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  • Writer's picturePhilip Ammerman


Joshua Yaffa (@yaffaesque) has a brilliant article in The New Yorker entitled "The Great Siberian Thaw" on the effects of global warming and permafrost melt in Russia.

As temperatures warm, the 600-foot later of permafrost in the Arctic Circle begins to melt. As it does, methane (CH4) gas escapes. Over time, it oxidises in the atmosphere, forming CO2 and water vapour. This makes it one of the important greenhouse gases. What we don't know is how rapidly might the permafrost melt, and how much methane might be released.

The permafrost melt also releases all kinds of other goodies. Besides the mastodon remains found freshly-thawed, there have been several incidents of anthrax release. In one case, an anthrax epidemic that killed thousands of reindeer and one child. Yaffa's interview of Vitaly Laptander, the reindeer farmer who discovered the mass die-off is one of the most fascinating parts of his article.

Another fascinating conclusion comes from a German research team from the Max Planck Institute for Biogeochemistry, monitoring ground-based carbon emissions at a site in Chersky. The researchers found that in the first year, carbon emissions are higher, but then vegetation encroaches on the site. So while emissions are higher, carbon fixing is also higher, and a new equilibrium is reached.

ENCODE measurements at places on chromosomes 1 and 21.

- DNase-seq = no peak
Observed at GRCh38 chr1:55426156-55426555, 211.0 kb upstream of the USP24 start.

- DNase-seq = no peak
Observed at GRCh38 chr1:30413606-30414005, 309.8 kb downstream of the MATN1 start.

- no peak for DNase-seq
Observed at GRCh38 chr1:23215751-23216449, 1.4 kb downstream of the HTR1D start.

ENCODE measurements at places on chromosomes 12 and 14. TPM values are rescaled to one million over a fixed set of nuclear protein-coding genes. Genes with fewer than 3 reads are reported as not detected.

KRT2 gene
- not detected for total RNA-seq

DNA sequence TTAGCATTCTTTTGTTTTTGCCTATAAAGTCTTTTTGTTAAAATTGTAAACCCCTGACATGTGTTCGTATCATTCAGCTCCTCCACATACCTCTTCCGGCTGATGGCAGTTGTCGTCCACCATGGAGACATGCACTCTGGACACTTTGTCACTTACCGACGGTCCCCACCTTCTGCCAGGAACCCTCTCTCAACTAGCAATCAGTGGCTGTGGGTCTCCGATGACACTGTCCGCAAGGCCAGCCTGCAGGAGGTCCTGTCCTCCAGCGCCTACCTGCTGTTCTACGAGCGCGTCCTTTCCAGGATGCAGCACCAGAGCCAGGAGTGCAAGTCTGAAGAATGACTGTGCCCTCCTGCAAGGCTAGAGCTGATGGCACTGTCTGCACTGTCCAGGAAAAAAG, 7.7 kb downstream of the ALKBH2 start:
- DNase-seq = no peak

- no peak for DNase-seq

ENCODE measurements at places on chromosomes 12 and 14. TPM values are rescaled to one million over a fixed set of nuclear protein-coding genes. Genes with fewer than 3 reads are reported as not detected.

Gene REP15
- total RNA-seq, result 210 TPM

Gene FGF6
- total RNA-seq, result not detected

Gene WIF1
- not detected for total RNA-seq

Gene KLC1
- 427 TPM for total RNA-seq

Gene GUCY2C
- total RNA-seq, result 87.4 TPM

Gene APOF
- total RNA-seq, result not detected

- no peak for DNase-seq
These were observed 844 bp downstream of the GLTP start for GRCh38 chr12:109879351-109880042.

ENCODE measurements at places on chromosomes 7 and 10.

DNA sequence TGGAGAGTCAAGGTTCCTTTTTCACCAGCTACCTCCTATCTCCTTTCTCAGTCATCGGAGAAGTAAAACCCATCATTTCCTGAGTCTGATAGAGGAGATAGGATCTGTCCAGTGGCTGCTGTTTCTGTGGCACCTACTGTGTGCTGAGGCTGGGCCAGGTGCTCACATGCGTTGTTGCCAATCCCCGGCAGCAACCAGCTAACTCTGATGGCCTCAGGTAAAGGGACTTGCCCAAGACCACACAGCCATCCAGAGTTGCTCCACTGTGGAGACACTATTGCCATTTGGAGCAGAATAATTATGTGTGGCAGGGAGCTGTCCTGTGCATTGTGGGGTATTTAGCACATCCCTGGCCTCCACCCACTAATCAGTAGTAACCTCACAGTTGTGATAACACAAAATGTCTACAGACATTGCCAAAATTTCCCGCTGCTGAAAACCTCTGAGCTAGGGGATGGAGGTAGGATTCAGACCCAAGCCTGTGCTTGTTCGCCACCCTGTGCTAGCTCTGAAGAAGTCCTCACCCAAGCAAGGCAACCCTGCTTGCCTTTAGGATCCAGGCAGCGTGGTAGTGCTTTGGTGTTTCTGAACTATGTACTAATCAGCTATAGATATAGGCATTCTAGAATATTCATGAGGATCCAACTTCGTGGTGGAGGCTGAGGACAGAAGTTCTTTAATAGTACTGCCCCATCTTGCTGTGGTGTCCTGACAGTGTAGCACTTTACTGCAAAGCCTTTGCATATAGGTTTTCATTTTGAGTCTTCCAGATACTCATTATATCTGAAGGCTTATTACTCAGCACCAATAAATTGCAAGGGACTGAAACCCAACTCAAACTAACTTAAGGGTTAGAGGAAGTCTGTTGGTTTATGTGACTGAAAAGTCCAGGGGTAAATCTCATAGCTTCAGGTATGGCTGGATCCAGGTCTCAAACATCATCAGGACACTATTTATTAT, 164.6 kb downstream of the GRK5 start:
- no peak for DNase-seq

Yaffa also indicates -- very briefly -- that the climate models used to model CO2 emissions do not take into account non-linear, or more abrupt, release of methane or carbon from permafrost.

The article also hints around terraforming as a possible solution. Not the terraforming solution of pumping aerosols into the atmosphere, nor dropping iron filings into our oceans, but by re-engineering grasslands in the arctic steppes. Theoretically, grasslands would do a better job of reflecting the sunlight, rather than absorbing it, which is what the current vegetation does. This in turn would protect the permafrost for longer. There are obviously lots of negatives on this approach, not least of which is the need to mechanically (not thermally) destroy millions of acres of forests and shrubs.

The article concludes with a brief review of public policy.

"In May, Russia’s environmental minister proposed a nationwide system to monitor climate-induced changes in the permafrost, noting that its thaw could cause more than sixty billion dollars’ worth of damage to the country’s infrastructure by 2050. The next month, Vladimir Putin, who in 2003 had remarked that global warming simply means “we’ll spend less on fur coats,” said of the country’s permafrost zone, “We have entire cities built on permafrost in the Arctic. If it all starts to thaw, what consequences will Russia face? Of course, we are concerned.”"

One of the best articles I've read in a long time.

Joshua Yaffa. The New Yorker. 10 January 2022

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